China’s Communist Party has banned its members from meeting alone or criticizing the Party

Maybe it is best if you don’t talk.
Maybe it is best if you don’t talk.
Image: Reuters/Stringer
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China’s ruling Communist Party has issued a new set of rules that assert even more control over its 88 million members. In an unprecedented sweep, they ban golf, extravagant meals, alumni meetings, and talking about the Party critically.

For the first time ever, Communist Party members are explicitly banned from going to private clubs, receiving membership cards at gyms or golf clubs, and “extravagant eating and drinking” at official receptions, according to the Party’s new disciplinary regulations (link in Chinese) issued this week. Party members must ”champion simplicity and guard against extravagance,” one section of the rules states.

But beyond “extravagance,” and golf, there is a slew of more serious bans that have gone mostly overlooked outside China. Xinhua didn’t highlight them in its English report, and most foreign media didn’t pick them up.

Quartz reviewed the entire text of the regulations, and translated the lesser-noticed newly-added rules. Party members:

  • Must not make irresponsible remarks about the central government’s major policies
  • Must not take other countries’ nationalities, or permanent residencies overseas
  • Must not participate in any unofficial associations for townsmen, alumni, and comrade-in-arms (Party cadres, or officers, only)
  • Must not trade power for sex, or pay money for sex
  • Must not have improper sexual relationships with others (this phrase replaces “conduct adultery”)
  • Must not infringe ordinary people’s rights to know about Party affairs
  • Must allocate relief supplies impartially
  • Must not approve projects that harm ordinary people’s interests.

The most absurd item may be the ban on associations. Forming “cliques” that seek to split the Party was banned under previous regulations, but this is the first time the Party’s most powerful have been specifically forbidden from joining other groups outside it. The ban on “townsmen” groups means that Party cadres can’t meet regularly with people from the same city or area, while the ban on “comrade-in-arms” means that people who used to fight together in the army are banned from having regular meetings.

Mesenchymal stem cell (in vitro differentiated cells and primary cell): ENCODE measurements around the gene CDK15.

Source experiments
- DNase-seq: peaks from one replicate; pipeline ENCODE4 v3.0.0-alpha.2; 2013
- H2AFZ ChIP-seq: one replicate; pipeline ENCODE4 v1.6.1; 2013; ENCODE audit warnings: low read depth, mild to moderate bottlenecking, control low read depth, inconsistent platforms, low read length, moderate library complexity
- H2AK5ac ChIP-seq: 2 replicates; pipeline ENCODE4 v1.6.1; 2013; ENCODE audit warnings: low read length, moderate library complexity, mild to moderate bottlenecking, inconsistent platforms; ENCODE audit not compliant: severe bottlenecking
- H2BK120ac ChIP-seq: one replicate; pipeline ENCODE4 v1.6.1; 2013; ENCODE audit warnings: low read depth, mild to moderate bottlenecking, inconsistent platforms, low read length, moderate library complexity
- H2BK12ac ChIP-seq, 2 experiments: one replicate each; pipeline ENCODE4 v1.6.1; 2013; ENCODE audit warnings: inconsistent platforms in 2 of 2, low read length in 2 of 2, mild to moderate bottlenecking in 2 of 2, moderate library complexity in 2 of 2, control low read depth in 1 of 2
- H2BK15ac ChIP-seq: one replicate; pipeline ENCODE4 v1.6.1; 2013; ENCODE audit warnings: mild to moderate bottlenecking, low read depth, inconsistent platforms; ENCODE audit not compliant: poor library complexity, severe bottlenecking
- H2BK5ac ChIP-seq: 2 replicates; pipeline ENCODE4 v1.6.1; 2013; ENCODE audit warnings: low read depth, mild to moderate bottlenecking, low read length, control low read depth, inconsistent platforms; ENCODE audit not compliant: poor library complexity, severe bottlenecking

These strict new rules appear to be president and Communist Party chief Xi Jinping’s latest move to consolidate power and prevent his political opponents from gaining strength.

The new regulations—along with a new ethical code—are an upgrade of the Party’s existing rules that were “deemed incompatible… following the launch of its anti-corruption drive,” the state-run news agency Xinhua reported. Xi, Xinhua says, has repeatedly called for the rules to be revised.

In 2013 and 2014, Xi spoke about his concerns about those associations and said ”sectarianism must be addressed and eliminated (link in Chinese).” Xi said then that Party cadres come from all corners of the country, so they shouldn’t meet with neighbors, alumni, and former military associates to engage in small circles, form “cliques,” or call each other “brothers.”

Xi’s anti-graft campaign has focused on high-ranking officials who had connected interests, and often who were political rivals. For example, former security chief Zhou Yongkang—who was sentenced a lifetime in jail in June—led a faction in the Party often called the “petroleum gang.” While that “gang” wasn’t an organized group or publicized group that met regularly, “cliques” like it are what Xi is likely trying to stamp out. By detailing what groups are banned, he may be trying to rule out the possibility of new cliques like that forming.

Meanwhile, the implications of a ban on “irresponsible remarks” about government policies appears to be a move to quiet dissenting opinions inside the Party. The previous regulation only banned defying the Party’s Four Cardinal Principles and China’s opening and reform policy. “Irresponsible remarks” by Party members are banned online, as well, because they could “undermine the Party’s centralization.”

The ban has been widely discussed on, where else, Chinese social media. “From now on, as long as [the Party] hears something not pleasing to the ear, can it put the people into jail for the crime of irresponsible remarks?” one blogger commented (link in Chinese) on the Twitter-like Sina Weibo.

The new regulations also delete rules related to corruption, bribery, and dereliction of duty that overlap with China’s criminal law, Ma Huaide, vice president of China University of Political Science and Law, told Xinhua. They establish a “clear boundary between Party discipline and laws.”

The regulations take effect on January 1, 2016. Violators may face expulsion from the Party.